So, it would have been when I was 16, I had a friend and she played guitar and we were like “let’s start a band!” Our first band ever was called Willomina. We played some open mics. We went to L.C.I so we did the school rock concerts. Some grungy open mics to start and from there I started playing more in the folk rather than classical vein. That’s the thing about the Lethbridge community, it’s very connected, so one person sees you play and they’re like “hey, want to play in this band?” and it kind of grows from there.
What’s the story behind your current band?
Makiisma started three years ago. I had all of these songs that I had started writing. I kind of went through a phase. I did the high school thing where I’m going to write songs that no one will ever hear again because they are not really that good. Then I took a break and thought I’m not a songwriter, I’m just a player, and a friend of mine actually challenged me. He came up with a chord progression and said, “write lyrics to this.” He said, “you can do this,” and I realized that I can. All of a sudden, I had 15 songs I was sitting on and I wanted to start a band, then found some people to play with.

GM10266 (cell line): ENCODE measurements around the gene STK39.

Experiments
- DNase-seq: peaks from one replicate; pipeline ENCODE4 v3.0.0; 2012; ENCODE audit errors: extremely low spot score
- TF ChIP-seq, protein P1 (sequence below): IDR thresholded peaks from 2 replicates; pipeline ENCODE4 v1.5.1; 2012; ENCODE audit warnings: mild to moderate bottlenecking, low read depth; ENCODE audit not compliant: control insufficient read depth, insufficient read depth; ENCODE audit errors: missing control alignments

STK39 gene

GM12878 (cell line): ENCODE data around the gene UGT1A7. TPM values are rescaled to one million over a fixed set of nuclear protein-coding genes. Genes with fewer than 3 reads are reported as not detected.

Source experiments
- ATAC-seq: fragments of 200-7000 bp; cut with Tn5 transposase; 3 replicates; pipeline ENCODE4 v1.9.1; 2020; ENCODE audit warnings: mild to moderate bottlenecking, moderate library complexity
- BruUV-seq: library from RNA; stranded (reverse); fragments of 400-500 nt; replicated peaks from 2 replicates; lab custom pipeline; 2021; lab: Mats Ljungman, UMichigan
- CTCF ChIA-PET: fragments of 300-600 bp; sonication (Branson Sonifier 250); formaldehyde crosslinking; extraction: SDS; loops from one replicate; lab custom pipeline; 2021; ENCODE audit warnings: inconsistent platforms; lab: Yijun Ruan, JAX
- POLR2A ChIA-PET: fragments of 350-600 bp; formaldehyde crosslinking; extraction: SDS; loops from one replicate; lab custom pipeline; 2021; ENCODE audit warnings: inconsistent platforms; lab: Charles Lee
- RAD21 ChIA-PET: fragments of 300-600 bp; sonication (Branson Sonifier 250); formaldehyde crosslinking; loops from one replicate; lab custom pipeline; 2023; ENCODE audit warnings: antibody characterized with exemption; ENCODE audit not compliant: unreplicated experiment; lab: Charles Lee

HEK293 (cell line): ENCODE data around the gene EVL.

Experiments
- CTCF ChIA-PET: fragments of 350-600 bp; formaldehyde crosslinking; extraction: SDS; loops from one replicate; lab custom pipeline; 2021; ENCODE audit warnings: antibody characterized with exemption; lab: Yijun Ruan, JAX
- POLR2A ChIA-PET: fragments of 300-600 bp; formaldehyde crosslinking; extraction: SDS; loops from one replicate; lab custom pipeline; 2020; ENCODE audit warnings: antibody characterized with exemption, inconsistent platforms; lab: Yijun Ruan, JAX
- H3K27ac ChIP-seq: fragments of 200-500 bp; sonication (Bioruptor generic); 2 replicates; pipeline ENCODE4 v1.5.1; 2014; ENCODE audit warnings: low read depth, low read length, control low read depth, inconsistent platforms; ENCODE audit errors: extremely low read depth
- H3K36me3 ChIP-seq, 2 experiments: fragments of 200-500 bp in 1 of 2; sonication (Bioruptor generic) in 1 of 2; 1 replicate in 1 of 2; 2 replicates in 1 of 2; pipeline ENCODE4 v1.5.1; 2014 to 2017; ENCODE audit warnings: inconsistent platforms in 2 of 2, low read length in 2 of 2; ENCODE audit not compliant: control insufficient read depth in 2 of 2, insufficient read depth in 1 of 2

Are all of the songs on the album original?
Yes, they are all original, the 9 songs.
Is there a story behind the album or does it have a certain theme?
So, all of the songs, I tend to write in a lot of different styles, but all of the songs definitely fall into that doom folk. Pretty heavy heavy riff-driven music and a lot of the material just encapsulates my life in the past two or three years. There’s been some pretty major changes you know, starting of relationships, ending of them. I did some travelling in there, I went to Peru and Columbia for four months and so some of the songs were actually written while I was away, and they have some of that Spanish influence in them. It’s kind of just about me trying to figure out my place in life or where I was at and what was happening right now.